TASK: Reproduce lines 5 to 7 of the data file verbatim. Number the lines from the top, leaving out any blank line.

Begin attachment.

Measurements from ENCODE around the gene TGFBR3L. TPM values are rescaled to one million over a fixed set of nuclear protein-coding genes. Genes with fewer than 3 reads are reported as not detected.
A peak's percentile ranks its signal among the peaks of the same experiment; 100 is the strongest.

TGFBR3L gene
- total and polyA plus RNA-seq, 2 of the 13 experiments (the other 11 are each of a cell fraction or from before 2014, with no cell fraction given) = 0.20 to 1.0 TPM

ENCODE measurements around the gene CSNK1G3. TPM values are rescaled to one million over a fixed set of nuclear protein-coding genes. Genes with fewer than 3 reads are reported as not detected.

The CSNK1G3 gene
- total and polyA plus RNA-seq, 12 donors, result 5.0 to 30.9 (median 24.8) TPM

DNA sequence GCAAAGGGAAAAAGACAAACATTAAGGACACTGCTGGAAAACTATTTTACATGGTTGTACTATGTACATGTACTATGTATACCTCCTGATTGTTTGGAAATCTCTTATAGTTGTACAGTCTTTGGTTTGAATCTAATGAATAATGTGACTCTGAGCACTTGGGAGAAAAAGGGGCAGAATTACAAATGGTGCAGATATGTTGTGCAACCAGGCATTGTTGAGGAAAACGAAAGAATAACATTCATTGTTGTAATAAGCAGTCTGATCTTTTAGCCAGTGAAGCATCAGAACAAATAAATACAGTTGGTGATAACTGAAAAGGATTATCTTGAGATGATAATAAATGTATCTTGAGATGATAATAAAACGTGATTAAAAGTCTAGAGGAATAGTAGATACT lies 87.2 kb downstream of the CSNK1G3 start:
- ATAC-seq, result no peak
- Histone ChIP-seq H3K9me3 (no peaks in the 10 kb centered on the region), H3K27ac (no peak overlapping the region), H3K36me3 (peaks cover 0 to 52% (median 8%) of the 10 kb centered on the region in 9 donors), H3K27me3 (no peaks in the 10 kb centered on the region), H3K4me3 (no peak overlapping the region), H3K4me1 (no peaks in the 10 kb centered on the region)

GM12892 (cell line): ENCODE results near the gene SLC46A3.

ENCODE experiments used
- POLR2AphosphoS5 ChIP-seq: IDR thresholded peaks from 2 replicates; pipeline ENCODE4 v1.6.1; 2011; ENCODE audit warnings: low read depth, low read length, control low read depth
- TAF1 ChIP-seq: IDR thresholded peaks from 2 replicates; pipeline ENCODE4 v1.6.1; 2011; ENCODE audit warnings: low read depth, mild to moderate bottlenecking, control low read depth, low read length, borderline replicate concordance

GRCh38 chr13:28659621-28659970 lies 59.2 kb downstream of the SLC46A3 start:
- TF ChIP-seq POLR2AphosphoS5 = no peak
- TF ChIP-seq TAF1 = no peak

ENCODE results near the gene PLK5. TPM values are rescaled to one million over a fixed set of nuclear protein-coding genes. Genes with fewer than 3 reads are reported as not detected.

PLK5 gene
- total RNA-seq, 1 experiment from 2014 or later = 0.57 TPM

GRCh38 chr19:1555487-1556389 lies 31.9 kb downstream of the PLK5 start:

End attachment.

ENCODE measurements around the gene CSNK1G3. TPM values are rescaled to one million over a fixed set of nuclear protein-coding genes. Genes with fewer than 3 reads are reported as not detected.

The CSNK1G3 gene
- total and polyA plus RNA-seq, 12 donors, result 5.0 to 30.9 (median 24.8) TPM